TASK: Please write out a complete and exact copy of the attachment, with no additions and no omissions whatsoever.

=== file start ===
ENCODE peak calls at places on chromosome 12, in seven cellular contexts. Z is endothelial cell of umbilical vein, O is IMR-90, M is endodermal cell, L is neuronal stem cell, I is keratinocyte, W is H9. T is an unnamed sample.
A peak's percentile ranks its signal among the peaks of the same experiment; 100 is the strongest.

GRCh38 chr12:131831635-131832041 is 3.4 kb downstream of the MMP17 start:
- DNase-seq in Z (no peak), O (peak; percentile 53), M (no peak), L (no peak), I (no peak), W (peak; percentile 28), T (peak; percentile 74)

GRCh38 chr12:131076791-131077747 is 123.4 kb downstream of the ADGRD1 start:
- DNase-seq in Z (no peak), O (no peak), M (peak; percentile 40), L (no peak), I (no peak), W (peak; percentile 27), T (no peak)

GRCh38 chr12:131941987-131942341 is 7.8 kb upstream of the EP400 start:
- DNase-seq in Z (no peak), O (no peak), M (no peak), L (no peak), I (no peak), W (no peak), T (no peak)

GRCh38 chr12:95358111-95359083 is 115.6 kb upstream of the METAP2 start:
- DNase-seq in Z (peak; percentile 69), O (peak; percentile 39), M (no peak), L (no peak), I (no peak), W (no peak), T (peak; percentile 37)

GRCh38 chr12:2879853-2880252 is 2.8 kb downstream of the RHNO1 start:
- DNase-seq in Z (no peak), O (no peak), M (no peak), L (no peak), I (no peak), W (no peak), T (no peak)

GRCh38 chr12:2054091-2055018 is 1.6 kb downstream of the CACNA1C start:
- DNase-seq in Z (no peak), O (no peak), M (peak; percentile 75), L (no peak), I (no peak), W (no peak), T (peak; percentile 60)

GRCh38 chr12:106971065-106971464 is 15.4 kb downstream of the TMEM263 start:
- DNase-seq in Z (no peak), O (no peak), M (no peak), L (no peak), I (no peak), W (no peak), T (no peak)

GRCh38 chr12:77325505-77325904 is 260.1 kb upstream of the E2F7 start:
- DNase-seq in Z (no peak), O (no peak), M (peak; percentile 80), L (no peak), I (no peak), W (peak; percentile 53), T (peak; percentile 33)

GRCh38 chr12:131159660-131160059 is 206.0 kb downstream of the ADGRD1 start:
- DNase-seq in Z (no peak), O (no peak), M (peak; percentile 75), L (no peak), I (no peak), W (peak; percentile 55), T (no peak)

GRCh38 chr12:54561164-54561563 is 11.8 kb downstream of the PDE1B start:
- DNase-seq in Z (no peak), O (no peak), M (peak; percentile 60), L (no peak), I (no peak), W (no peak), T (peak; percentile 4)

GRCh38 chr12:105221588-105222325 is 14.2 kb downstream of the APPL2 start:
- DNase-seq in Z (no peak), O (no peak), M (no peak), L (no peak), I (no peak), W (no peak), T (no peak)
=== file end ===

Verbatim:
ENCODE peak calls at places on chromosome 12, in seven cellular contexts. Z is endothelial cell of umbilical vein, O is IMR-90, M is endodermal cell, L is neuronal stem cell, I is keratinocyte, W is H9. T is an unnamed sample.
A peak's percentile ranks its signal among the peaks of the same experiment; 100 is the strongest.

GRCh38 chr12:131831635-131832041 is 3.4 kb downstream of the MMP17 start:
- DNase-seq in Z (no peak), O (peak; percentile 53), M (no peak), L (no peak), I (no peak), W (peak; percentile 28), T (peak; percentile 74)

GRCh38 chr12:131076791-131077747 is 123.4 kb downstream of the ADGRD1 start:
- DNase-seq in Z (no peak), O (no peak), M (peak; percentile 40), L (no peak), I (no peak), W (peak; percentile 27), T (no peak)

GRCh38 chr12:131941987-131942341 is 7.8 kb upstream of the EP400 start:
- DNase-seq in Z (no peak), O (no peak), M (no peak), L (no peak), I (no peak), W (no peak), T (no peak)

GRCh38 chr12:95358111-95359083 is 115.6 kb upstream of the METAP2 start:
- DNase-seq in Z (peak; percentile 69), O (peak; percentile 39), M (no peak), L (no peak), I (no peak), W (no peak), T (peak; percentile 37)

GRCh38 chr12:2879853-2880252 is 2.8 kb downstream of the RHNO1 start:
- DNase-seq in Z (no peak), O (no peak), M (no peak), L (no peak), I (no peak), W (no peak), T (no peak)

GRCh38 chr12:2054091-2055018 is 1.6 kb downstream of the CACNA1C start:
- DNase-seq in Z (no peak), O (no peak), M (peak; percentile 75), L (no peak), I (no peak), W (no peak), T (peak; percentile 60)

GRCh38 chr12:106971065-106971464 is 15.4 kb downstream of the TMEM263 start:
- DNase-seq in Z (no peak), O (no peak), M (no peak), L (no peak), I (no peak), W (no peak), T (no peak)

GRCh38 chr12:77325505-77325904 is 260.1 kb upstream of the E2F7 start:
- DNase-seq in Z (no peak), O (no peak), M (peak; percentile 80), L (no peak), I (no peak), W (peak; percentile 53), T (peak; percentile 33)

GRCh38 chr12:131159660-131160059 is 206.0 kb downstream of the ADGRD1 start:
- DNase-seq in Z (no peak), O (no peak), M (peak; percentile 75), L (no peak), I (no peak), W (peak; percentile 55), T (no peak)

GRCh38 chr12:54561164-54561563 is 11.8 kb downstream of the PDE1B start:
- DNase-seq in Z (no peak), O (no peak), M (peak; percentile 60), L (no peak), I (no peak), W (no peak), T (peak; percentile 4)

GRCh38 chr12:105221588-105222325 is 14.2 kb downstream of the APPL2 start:
- DNase-seq in Z (no peak), O (no peak), M (no peak), L (no peak), I (no peak), W (no peak), T (no peak)